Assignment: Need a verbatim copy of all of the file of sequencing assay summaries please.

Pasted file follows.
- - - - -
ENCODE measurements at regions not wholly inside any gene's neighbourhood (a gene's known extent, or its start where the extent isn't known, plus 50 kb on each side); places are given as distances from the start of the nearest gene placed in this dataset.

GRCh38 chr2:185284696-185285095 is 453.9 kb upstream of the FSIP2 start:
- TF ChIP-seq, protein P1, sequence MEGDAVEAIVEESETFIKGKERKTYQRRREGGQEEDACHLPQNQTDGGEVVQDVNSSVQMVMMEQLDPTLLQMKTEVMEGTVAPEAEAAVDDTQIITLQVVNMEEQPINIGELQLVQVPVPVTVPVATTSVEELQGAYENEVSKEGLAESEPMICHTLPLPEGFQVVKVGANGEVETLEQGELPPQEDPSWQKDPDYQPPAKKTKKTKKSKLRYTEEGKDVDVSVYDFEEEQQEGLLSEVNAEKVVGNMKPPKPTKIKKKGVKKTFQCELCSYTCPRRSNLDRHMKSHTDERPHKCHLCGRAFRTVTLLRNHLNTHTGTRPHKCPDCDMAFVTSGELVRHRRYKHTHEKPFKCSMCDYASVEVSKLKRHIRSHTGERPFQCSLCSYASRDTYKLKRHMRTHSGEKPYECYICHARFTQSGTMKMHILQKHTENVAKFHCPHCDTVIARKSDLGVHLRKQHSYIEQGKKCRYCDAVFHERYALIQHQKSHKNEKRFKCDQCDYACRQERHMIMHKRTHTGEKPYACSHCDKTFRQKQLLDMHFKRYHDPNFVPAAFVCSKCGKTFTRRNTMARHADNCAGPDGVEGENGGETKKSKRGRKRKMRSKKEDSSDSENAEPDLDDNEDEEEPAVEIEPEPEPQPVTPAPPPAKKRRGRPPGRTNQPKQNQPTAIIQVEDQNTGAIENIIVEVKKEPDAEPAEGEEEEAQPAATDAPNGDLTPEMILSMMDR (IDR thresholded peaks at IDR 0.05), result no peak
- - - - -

ENCODE measurements at regions not wholly inside any gene's neighbourhood (a gene's known extent, or its start where the extent isn't known, plus 50 kb on each side); places are given as distances from the start of the nearest gene placed in this dataset.

GRCh38 chr2:185284696-185285095 is 453.9 kb upstream of the FSIP2 start:
- TF ChIP-seq, protein P1, sequence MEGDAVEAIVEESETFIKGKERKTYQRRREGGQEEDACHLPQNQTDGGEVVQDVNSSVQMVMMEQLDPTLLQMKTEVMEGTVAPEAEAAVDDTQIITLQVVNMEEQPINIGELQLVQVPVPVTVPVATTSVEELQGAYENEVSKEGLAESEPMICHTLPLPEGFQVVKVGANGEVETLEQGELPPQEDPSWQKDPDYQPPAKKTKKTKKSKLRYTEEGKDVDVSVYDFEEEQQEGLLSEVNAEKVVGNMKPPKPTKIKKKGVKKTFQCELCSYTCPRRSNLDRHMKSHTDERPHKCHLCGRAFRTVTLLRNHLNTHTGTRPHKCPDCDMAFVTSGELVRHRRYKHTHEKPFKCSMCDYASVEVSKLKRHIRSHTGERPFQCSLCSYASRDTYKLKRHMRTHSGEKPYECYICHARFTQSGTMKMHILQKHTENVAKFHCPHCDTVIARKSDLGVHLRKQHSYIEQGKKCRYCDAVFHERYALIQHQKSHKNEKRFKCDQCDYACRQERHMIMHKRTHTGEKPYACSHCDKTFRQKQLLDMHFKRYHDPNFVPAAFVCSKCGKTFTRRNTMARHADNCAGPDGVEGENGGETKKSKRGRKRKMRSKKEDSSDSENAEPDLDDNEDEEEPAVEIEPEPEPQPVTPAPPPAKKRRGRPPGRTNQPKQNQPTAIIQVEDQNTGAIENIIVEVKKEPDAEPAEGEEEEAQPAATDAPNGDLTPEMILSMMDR (IDR thresholded peaks at IDR 0.05), result no peak